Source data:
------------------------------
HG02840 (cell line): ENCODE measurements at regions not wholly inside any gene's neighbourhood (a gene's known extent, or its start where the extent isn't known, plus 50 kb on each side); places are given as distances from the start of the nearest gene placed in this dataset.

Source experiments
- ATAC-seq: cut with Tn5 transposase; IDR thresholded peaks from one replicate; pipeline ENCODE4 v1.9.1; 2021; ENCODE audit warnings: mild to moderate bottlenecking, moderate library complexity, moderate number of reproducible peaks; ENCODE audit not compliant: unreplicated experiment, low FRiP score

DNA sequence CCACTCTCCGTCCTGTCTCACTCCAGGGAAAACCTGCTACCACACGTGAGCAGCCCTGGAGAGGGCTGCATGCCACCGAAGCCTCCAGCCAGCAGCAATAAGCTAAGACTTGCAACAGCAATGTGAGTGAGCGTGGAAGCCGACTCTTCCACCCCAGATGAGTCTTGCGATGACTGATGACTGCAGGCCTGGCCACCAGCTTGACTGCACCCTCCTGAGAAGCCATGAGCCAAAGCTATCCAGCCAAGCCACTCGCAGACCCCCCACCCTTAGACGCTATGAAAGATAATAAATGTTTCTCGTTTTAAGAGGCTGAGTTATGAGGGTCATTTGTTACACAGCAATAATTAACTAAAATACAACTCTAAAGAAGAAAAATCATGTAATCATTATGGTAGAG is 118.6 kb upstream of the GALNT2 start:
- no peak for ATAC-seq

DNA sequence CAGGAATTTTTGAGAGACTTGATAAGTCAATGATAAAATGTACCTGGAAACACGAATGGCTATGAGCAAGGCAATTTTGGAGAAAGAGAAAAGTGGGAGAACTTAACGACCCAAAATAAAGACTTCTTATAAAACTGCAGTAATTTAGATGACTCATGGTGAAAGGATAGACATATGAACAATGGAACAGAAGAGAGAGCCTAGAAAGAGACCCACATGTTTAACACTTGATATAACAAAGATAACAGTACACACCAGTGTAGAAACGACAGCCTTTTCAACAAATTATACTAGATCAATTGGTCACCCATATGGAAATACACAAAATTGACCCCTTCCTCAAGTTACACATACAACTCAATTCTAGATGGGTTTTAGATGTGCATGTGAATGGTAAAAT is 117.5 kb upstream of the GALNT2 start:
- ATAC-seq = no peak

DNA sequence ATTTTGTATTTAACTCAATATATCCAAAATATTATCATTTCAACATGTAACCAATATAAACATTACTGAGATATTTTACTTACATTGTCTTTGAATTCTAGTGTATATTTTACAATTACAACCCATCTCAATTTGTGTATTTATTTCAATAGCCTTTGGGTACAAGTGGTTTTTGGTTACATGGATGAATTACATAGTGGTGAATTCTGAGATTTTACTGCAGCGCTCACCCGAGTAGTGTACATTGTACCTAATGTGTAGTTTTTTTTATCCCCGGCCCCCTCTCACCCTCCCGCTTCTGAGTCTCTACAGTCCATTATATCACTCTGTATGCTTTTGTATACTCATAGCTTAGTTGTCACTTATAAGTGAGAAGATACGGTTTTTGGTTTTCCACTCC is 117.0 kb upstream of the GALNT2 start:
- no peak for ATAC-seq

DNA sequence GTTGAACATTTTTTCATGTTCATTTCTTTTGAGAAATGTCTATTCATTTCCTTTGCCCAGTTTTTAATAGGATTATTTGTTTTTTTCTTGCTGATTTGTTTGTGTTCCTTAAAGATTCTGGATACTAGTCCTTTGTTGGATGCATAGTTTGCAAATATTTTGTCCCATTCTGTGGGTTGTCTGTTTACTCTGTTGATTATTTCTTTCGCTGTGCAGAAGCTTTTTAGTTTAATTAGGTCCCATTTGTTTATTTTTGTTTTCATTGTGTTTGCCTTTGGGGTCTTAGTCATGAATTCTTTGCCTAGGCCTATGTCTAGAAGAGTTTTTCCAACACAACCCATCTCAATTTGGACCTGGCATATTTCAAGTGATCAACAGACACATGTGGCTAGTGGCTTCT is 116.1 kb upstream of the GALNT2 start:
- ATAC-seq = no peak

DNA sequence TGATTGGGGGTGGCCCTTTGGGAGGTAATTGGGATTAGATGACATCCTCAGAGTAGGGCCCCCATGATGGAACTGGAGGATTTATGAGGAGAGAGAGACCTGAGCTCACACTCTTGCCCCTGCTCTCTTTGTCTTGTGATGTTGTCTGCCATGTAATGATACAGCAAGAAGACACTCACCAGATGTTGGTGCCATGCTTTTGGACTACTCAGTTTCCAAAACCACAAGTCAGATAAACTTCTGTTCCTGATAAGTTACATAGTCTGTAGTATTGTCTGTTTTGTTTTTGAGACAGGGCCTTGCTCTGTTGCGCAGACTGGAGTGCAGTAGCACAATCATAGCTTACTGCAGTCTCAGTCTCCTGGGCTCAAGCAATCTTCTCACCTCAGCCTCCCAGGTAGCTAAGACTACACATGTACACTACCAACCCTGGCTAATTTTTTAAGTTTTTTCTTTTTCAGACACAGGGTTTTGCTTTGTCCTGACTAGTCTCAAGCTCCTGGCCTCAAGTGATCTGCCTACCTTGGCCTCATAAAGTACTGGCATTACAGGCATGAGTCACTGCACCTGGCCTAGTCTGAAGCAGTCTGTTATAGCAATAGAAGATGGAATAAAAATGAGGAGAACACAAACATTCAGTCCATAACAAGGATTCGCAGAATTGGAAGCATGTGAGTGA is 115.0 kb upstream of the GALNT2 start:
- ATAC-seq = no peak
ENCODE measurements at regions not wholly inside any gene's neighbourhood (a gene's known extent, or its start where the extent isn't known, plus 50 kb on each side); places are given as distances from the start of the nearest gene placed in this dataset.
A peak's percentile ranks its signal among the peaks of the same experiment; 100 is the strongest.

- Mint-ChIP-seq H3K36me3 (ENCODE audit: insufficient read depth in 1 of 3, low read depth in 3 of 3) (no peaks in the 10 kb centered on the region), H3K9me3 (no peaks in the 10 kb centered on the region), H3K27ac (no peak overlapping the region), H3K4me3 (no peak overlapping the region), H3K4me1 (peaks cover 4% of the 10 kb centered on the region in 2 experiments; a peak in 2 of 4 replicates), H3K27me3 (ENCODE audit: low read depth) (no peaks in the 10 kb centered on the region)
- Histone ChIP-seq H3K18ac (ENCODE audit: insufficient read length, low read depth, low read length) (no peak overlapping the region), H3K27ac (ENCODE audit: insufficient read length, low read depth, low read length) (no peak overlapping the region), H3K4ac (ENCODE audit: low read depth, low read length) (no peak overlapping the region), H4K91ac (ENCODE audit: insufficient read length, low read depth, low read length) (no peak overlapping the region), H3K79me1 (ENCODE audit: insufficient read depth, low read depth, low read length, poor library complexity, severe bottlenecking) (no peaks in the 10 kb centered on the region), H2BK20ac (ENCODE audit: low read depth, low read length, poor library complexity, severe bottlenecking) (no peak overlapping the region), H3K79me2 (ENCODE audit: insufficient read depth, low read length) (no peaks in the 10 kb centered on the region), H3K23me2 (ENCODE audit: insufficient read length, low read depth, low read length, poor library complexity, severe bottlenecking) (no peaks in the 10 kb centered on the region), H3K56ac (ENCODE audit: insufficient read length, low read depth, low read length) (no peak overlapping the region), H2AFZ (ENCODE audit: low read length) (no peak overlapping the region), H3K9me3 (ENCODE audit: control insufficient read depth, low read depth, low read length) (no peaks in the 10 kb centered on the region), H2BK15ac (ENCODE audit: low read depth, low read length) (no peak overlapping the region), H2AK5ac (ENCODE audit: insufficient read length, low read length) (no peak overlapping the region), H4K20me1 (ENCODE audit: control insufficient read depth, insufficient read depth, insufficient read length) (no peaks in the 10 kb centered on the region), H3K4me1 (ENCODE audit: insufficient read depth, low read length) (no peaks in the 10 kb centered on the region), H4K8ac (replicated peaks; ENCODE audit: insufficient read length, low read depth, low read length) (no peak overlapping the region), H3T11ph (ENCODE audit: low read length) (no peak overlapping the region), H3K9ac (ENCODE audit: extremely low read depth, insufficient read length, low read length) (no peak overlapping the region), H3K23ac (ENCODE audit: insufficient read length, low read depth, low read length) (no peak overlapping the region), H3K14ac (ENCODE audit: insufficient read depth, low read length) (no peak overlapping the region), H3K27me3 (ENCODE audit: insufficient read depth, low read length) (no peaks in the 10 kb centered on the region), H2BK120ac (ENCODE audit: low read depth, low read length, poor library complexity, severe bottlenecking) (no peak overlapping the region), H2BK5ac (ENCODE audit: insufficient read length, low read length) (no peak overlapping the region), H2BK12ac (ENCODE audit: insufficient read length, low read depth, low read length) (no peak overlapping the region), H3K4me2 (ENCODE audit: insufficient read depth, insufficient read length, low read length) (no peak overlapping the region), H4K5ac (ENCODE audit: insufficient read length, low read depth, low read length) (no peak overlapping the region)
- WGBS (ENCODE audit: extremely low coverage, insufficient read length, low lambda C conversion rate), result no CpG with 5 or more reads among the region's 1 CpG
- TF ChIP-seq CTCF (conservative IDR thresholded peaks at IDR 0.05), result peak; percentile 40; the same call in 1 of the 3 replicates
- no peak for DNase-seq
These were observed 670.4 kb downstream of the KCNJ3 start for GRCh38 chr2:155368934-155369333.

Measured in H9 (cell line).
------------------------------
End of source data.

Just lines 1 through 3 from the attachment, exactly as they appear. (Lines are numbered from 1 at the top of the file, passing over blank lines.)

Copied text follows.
HG02840 (cell line): ENCODE measurements at regions not wholly inside any gene's neighbourhood (a gene's known extent, or its start where the extent isn't known, plus 50 kb on each side); places are given as distances from the start of the nearest gene placed in this dataset.

Source experiments
- ATAC-seq: cut with Tn5 transposase; IDR thresholded peaks from one replicate; pipeline ENCODE4 v1.9.1; 2021; ENCODE audit warnings: mild to moderate bottlenecking, moderate library complexity, moderate number of reproducible peaks; ENCODE audit not compliant: unreplicated experiment, low FRiP score